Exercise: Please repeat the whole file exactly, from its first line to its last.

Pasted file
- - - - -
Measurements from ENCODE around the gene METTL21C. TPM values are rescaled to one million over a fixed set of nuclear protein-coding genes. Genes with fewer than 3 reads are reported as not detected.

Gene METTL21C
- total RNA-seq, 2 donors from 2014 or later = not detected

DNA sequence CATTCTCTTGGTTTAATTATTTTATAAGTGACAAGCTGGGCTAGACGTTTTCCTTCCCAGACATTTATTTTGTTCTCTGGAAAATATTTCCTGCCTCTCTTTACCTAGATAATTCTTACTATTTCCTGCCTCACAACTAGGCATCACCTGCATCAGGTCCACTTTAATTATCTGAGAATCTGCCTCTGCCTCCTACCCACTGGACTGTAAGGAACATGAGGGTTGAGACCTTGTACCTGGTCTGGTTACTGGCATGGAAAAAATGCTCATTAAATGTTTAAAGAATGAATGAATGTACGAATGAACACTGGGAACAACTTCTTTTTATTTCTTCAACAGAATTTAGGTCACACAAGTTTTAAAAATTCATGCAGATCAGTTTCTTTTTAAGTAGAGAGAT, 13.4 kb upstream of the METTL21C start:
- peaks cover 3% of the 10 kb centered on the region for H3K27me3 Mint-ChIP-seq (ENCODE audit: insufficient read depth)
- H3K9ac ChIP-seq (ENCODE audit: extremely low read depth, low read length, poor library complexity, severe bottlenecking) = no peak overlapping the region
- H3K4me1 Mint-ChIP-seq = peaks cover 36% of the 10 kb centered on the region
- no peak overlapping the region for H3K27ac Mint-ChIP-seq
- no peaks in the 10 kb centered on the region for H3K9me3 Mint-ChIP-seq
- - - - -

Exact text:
Measurements from ENCODE around the gene METTL21C. TPM values are rescaled to one million over a fixed set of nuclear protein-coding genes. Genes with fewer than 3 reads are reported as not detected.

Gene METTL21C
- total RNA-seq, 2 donors from 2014 or later = not detected

DNA sequence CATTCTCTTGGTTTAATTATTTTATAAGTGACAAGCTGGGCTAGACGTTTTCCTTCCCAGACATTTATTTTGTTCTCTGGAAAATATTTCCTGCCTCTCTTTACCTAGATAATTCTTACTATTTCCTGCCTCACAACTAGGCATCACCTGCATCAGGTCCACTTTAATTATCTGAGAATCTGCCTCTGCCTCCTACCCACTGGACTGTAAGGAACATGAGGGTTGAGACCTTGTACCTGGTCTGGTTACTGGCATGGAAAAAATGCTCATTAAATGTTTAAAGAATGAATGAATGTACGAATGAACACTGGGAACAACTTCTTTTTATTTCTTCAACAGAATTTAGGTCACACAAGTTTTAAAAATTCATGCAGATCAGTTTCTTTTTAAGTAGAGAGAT, 13.4 kb upstream of the METTL21C start:
- peaks cover 3% of the 10 kb centered on the region for H3K27me3 Mint-ChIP-seq (ENCODE audit: insufficient read depth)
- H3K9ac ChIP-seq (ENCODE audit: extremely low read depth, low read length, poor library complexity, severe bottlenecking) = no peak overlapping the region
- H3K4me1 Mint-ChIP-seq = peaks cover 36% of the 10 kb centered on the region
- no peak overlapping the region for H3K27ac Mint-ChIP-seq
- no peaks in the 10 kb centered on the region for H3K9me3 Mint-ChIP-seq